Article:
It can take at least 13 years to train a hospital specialist and we are facing not only gaping shortages, but also an ageing workforce. Sarah Dalton looks at New Zealand’s worsening medical workforce crisis.
I listened to a well-known vaccinologist talking on the radio the other day. As they spoke about the effort needed to find and train hundreds more health care workers to deliver the Covid-19 vaccines, I reflected on the problems of matching our medical workforce to the health needs of Aotearoa.
When your health system is struggling under the weight of increasing population demand, with estimated specialist shortages of 24 percent, and hundreds of thousands of people waiting for or missing out on treatment, tangible and consistent medical workforce mapping is essential.
Ask senior hospital doctors and dentists what is the one thing that would most improve their working lives and care of their patients, and they will unfailingly answer with a plea for more staff.
Historically, and well before this global pandemic blew in like a storm from the north, there has been a black hole of reliable, centralised workforce information. Without information you cannot plan and without a plan you stumble along.
It is something that Health Minister Andrew Little acknowledged late last year when he told our (Association of Salaried Medical Specialists) ASMS Annual Conference “the idea there is no plan for workforce renewal and development seems criminal to me”.
The Health and Disability System Review also highlighted this issue. The review panel noted that “the future system will not be successful unless the workforce is planned and managed more effectively than has been the case in the past”. It went on to recommend we gather better workforce data.
Information on the makeup of the medical workforce is scattered. It is held by District Health Boards, the Medical Council, the medical colleges, and the Ministry of Health, but (and here’s the rub) it is neither joined up nor centralised.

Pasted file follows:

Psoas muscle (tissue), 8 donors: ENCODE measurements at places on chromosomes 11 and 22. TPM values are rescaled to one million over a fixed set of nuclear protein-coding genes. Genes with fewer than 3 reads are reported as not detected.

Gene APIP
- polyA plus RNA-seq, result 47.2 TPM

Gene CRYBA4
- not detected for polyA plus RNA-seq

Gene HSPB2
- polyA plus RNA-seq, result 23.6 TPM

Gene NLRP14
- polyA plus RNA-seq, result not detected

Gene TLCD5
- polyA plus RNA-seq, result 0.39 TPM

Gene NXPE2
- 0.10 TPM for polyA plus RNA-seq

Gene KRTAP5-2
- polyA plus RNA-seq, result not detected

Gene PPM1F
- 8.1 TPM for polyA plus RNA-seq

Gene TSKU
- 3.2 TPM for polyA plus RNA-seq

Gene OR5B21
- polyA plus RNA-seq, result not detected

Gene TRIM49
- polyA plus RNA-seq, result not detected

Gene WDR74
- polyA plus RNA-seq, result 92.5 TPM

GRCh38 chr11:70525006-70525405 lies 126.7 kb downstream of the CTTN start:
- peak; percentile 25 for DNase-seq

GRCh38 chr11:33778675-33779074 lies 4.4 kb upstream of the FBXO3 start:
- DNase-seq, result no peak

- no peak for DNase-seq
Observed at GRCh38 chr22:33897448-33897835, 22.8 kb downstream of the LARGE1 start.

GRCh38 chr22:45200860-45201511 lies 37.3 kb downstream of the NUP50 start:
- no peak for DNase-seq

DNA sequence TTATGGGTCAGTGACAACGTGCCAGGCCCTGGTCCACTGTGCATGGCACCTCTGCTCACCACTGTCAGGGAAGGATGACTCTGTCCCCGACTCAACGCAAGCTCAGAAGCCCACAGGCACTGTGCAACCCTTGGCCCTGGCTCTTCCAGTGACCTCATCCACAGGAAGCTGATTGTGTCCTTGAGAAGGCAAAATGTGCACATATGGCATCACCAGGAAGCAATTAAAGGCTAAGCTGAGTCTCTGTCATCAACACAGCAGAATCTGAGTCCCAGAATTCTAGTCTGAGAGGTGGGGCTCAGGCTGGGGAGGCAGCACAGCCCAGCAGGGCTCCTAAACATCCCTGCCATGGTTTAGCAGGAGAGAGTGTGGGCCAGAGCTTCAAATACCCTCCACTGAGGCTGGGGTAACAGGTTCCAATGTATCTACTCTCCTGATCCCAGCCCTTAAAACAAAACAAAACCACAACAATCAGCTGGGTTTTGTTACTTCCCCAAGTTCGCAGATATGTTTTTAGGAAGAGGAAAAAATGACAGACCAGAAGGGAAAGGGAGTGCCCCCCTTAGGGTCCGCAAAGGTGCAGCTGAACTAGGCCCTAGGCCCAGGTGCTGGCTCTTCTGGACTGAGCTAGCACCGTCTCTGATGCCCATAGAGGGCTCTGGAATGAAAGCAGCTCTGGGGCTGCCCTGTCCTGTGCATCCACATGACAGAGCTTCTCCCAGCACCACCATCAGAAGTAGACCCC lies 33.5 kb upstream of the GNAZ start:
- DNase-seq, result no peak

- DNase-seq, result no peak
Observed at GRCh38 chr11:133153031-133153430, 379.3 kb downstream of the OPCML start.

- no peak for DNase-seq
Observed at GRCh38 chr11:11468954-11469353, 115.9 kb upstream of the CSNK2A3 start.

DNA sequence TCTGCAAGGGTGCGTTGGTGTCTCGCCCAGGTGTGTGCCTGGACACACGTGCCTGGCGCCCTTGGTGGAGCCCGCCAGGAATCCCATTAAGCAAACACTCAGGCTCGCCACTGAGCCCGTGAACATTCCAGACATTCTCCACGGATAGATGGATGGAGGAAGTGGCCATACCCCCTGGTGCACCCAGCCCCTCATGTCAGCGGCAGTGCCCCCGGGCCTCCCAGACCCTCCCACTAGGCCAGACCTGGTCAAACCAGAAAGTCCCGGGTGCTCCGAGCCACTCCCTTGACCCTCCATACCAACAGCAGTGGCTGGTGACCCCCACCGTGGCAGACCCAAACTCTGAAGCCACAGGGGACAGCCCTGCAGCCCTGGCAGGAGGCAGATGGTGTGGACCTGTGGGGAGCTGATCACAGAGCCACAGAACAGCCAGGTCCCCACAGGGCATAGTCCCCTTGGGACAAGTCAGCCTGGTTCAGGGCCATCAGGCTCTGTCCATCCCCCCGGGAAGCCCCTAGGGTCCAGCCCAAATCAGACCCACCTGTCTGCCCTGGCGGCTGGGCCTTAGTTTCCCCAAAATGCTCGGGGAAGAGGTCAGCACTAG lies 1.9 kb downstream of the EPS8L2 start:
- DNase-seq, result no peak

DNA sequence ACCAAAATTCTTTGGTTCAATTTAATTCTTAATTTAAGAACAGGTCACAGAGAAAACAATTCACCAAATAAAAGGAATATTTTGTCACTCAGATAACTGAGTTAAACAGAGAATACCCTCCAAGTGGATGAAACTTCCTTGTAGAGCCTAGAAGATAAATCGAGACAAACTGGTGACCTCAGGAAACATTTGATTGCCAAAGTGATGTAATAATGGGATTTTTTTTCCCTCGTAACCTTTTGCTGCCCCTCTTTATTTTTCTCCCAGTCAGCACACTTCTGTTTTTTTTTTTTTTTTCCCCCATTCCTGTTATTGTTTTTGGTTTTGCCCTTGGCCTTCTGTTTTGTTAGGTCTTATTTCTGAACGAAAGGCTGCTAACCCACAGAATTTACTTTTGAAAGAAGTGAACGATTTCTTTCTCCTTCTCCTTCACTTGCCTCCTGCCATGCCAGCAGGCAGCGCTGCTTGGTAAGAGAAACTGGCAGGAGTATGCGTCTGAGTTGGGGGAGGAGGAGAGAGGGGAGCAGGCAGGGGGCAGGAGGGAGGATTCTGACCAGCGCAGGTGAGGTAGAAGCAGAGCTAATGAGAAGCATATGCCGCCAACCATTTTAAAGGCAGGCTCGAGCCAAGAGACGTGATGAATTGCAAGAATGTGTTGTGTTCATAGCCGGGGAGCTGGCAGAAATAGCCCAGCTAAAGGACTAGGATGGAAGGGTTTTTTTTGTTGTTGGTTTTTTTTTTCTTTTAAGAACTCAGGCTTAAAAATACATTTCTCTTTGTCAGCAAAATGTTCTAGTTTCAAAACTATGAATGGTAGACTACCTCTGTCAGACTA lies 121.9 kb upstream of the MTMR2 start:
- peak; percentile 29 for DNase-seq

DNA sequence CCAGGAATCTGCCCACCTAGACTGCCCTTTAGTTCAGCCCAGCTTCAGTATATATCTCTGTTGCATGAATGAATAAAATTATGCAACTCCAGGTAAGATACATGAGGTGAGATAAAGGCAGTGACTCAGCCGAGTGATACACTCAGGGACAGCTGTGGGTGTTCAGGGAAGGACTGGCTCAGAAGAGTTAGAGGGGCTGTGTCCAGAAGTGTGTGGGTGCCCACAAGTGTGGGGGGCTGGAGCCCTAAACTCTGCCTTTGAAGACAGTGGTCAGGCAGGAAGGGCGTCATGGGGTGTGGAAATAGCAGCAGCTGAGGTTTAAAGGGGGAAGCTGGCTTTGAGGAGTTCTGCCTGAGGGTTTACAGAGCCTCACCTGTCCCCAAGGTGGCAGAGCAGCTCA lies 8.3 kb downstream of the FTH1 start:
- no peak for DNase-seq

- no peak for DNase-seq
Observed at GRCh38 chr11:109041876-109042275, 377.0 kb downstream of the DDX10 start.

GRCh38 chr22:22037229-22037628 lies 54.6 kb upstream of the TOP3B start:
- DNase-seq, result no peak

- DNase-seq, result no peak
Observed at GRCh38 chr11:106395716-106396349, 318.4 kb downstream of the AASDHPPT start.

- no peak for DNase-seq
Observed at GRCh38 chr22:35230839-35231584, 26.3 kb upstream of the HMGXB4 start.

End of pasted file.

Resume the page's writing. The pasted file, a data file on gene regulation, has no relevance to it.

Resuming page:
The Ministry produced recent case studies highlighting ophthalmology and orthopaedics which show projected need. They tell us that demand for basic planned care like cataract surgeries and hip replacements will continue to outstrip supply, even as we train more eye specialists and orthopaedic surgeons. In these examples, even people with private health insurance (or money saved to pay for private care) might miss out, let alone those of us who rely on access to state-funded care in our public hospitals.
A complicating factor is that many of the professional colleges are Australasian which means New Zealand’s specialist workforce needs are a subset, rather than a key driver, when colleges make decisions about how many doctors enter training programmes and where they train.
And, if that is not tricky enough, New Zealand has about 10 medical graduates per 100,000 people – the seventh lowest in the OECD. Some might see a simple solution as creating more places at med schools, but it’s not that easy, requiring investment and planning at the other end. In an apprenticeship training model like ours, there just aren’t enough advanced training positions available, and we cannot afford to overwhelm already-stretched senior staff with larger numbers of trainees.
It can take at least 13 years to train a hospital specialist and we are staring down the barrel of not only gaping shortages, but also an ageing workforce. Take neurosurgery where surgeons are facing huge workloads and, in some regions, patients have limited or no access to speciality services. It is highly likely that in 10 years at least 40 precent of the 24 practising neurosurgeons will retire, yet for the past eight years, there have been no neurosurgery trainees in New Zealand.
Neurosurgery is just one example, but we could name so many more.
In advocating for future need, a proper census is required on the current state of the workforce.
A good model might be the first nationwide stocktake of our hospital buildings and facilities which was released last year as part of the National Asset Management Plan. Sensibly initiated by the former Health Minister David Clark, it provides a standardised register of assets to help prioritise capital spending and planning.
Just like an inventory of building assets, we need a detailed medical workforce census and centralised database. It needs to be one we can all use and from which we can map future need in a joined-up way. It also needs to look at our workforce through multiple lenses: acute and planned care demand, by specialty, by region, and in relation to current supply.
At the moment, a lot of information is protected although we understand the Ministry is working on making it more visible.
Management of the medical workforce requires proper funding with centralised co-ordination and oversight.
By better planning and future-proofing of our medical workforce, we can help future-proof access to core health services for New Zealanders.